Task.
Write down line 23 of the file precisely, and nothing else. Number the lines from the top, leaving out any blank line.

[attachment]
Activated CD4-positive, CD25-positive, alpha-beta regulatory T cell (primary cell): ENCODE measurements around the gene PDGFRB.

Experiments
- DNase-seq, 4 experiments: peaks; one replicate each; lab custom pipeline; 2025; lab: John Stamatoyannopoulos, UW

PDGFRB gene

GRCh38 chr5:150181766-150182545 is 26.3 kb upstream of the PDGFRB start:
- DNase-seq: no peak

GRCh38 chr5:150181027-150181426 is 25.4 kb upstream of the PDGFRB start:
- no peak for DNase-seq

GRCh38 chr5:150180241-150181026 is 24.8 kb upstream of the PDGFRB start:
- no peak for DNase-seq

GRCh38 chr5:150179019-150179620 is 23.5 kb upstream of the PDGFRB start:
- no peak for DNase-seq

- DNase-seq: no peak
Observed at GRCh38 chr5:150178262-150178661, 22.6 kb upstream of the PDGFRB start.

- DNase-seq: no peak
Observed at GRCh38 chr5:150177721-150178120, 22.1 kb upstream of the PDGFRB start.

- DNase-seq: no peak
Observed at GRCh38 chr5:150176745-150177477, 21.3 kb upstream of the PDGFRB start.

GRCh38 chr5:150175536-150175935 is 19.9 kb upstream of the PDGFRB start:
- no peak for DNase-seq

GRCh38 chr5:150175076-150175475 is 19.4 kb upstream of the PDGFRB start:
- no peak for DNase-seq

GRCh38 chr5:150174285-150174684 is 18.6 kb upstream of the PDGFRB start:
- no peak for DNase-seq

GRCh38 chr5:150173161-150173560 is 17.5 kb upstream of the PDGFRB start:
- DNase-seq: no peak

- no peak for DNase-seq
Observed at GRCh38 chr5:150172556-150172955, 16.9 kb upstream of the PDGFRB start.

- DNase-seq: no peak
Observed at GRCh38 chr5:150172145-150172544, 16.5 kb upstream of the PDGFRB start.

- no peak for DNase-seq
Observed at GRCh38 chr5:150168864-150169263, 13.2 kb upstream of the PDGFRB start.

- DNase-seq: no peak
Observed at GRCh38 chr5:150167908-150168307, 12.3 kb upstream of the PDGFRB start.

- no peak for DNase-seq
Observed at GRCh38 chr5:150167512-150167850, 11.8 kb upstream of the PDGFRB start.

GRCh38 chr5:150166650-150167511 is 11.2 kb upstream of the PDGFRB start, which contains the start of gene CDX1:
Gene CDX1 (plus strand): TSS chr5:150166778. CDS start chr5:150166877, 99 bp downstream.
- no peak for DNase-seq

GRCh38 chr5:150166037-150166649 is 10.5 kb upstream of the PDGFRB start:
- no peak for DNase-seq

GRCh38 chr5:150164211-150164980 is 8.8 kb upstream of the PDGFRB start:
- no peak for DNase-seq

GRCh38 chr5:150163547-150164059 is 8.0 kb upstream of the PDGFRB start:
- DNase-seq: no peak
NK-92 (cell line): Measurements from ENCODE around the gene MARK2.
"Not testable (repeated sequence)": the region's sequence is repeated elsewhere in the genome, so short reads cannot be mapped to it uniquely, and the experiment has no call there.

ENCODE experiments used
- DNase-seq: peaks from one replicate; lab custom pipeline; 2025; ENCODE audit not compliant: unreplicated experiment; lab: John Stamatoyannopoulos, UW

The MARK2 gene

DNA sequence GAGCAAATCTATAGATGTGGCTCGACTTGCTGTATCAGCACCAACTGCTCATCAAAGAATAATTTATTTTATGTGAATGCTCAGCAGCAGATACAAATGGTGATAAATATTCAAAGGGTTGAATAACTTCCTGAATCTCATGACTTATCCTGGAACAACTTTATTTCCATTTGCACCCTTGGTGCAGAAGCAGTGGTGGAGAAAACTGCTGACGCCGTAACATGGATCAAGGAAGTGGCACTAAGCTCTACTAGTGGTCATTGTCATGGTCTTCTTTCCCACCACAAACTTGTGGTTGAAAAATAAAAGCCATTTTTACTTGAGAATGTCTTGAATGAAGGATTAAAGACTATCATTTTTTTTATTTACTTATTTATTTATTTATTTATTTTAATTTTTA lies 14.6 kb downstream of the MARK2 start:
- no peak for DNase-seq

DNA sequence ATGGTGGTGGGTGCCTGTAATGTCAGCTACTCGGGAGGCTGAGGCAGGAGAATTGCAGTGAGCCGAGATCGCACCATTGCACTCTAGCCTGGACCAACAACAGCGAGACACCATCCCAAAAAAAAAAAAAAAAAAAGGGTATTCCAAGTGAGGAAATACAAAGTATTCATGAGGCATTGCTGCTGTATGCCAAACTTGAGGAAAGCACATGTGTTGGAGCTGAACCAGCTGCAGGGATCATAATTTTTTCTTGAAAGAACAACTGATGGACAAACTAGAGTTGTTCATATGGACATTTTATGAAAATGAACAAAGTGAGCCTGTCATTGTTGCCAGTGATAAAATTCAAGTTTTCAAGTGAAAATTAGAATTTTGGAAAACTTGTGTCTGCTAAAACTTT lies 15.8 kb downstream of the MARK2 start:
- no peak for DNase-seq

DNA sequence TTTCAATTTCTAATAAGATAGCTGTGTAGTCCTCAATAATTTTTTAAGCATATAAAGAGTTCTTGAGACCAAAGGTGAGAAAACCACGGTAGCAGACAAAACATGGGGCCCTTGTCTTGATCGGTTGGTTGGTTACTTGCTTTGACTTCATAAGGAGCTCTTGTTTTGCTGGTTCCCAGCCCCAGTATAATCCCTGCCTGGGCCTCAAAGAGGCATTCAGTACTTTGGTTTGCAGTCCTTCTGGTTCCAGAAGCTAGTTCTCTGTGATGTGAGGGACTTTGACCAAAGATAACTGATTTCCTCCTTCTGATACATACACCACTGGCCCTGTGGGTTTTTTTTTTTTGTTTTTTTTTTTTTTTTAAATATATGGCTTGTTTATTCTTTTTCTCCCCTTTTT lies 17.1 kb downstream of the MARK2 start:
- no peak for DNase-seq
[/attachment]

GRCh38 chr5:150174285-150174684 is 18.6 kb upstream of the PDGFRB start: